AFBI warns of the risks of liver fluke infection this winter
The Agri-Food and Biosciences Institute (AFBI) wishes to bring to the attention of farmers the need to consider the risk of liver fluke infection in cattle and sheep this autumn and winter.
Using a forecasting system based on climate data, staff at the institute have predicted that the overall risk of liver fluke infection during this autumn and winter will be high across Northern Ireland.
This year saw significant levels of rainfall during the summer months, higher than last year in the months of key importance, June and July, and, in general, considerably higher than in 2019.
Signs of severe infections include distended painful abdomen, anaemia and sudden death. In less severe cases, poor production and growth, coupled with reduced appetite and abdominal pain, are apparent.
Chronic liver fluke disease is more common than the acute form and occurs in both sheep and cattle, usually during the winter and spring, although infection can persist throughout the year. Affected animals may exhibit “bottle jaw” (swelling under the jaw).
Reduction of milk yield
Fluke infection can cause a reduction of 5-15% in the milk yield of dairy cows and reduction of growth in fattening lambs and cattle. It is therefore a source of considerable financial loss to the local agricultural industry.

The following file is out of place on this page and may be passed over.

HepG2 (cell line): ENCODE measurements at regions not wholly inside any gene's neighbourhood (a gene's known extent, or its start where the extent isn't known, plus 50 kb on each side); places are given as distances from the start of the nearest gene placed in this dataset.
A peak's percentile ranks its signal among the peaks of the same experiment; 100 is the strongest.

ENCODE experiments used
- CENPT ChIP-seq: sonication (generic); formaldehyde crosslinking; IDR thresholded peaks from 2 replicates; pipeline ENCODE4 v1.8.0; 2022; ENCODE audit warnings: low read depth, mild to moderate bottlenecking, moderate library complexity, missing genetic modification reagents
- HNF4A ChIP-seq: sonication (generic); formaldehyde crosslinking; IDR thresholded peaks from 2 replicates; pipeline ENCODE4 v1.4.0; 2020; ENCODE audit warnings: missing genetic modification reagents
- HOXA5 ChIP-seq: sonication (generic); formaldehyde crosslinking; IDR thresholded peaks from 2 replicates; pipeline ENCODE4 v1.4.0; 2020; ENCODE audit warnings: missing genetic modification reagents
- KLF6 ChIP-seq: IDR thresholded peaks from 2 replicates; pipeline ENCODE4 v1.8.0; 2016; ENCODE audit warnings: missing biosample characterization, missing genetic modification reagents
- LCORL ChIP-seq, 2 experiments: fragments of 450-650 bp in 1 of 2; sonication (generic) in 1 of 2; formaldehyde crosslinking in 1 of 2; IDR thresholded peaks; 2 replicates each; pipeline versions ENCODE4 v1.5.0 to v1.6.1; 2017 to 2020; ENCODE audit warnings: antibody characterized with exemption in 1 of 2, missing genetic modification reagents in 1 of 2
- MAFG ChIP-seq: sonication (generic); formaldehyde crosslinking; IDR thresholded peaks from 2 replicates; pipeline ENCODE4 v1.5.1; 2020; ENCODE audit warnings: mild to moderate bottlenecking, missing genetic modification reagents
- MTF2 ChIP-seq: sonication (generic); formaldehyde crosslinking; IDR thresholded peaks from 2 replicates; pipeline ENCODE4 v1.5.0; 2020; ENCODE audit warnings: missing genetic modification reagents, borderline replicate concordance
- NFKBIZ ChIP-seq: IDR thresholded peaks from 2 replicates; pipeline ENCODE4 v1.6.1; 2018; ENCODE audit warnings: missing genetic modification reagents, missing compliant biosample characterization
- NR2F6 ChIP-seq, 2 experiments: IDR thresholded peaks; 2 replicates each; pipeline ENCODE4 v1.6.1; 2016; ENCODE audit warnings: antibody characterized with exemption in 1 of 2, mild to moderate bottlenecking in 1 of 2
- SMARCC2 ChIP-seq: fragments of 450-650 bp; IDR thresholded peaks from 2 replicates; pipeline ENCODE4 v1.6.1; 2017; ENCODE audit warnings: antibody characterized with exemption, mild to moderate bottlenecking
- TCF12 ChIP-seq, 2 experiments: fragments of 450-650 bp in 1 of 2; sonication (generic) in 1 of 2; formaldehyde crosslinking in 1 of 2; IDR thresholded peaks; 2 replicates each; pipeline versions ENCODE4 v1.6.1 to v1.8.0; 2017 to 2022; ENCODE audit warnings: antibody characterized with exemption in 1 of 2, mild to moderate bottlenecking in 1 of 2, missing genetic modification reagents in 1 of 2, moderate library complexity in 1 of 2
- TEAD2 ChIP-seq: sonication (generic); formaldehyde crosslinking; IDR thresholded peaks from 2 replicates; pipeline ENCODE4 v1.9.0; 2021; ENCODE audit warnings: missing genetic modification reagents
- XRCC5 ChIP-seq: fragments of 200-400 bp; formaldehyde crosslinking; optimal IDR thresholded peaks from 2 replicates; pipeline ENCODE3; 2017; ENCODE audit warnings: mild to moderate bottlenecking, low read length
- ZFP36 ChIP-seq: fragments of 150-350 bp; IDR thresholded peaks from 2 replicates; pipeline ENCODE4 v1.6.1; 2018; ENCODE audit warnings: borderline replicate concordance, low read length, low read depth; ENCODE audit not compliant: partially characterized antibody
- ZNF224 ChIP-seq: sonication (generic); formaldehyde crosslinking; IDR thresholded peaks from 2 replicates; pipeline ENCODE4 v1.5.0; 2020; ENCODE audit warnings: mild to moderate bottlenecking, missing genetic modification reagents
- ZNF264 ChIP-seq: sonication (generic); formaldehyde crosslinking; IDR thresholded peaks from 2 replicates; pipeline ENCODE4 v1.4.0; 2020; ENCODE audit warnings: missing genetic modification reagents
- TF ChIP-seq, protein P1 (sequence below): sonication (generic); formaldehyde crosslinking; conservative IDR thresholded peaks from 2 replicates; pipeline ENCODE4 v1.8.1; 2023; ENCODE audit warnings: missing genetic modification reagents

Fluke infections in dairy cattle can also predispose to metabolic conditions such as ketosis and infectious diseases such as salmonellosis. The same is likely to be true for sheep.
Migrating liver fluke can also predispose animals to the clostridial infection, black disease, and care should be taken to ensure that cattle and sheep in fluke-affected areas are fully vaccinated against this disease.
However, in most cases, control will be based on the strategic use of anthelmintics, employing a product effective against the life cycle stages likely to be present in the flock or herd at the time of treatment.
This is particularly important in autumn when acute fluke infection occurs in sheep and pick-up of infection by sheep and cattle is still taking place.
At this time of year a product effective against both immature and mature forms is needed. Use of such a product on out-wintered sheep once or twice in autumn, with possible follow up in January, coupled with a treatment effective against adult flukes in early spring, should significantly reduce the fluke burden on individual farms.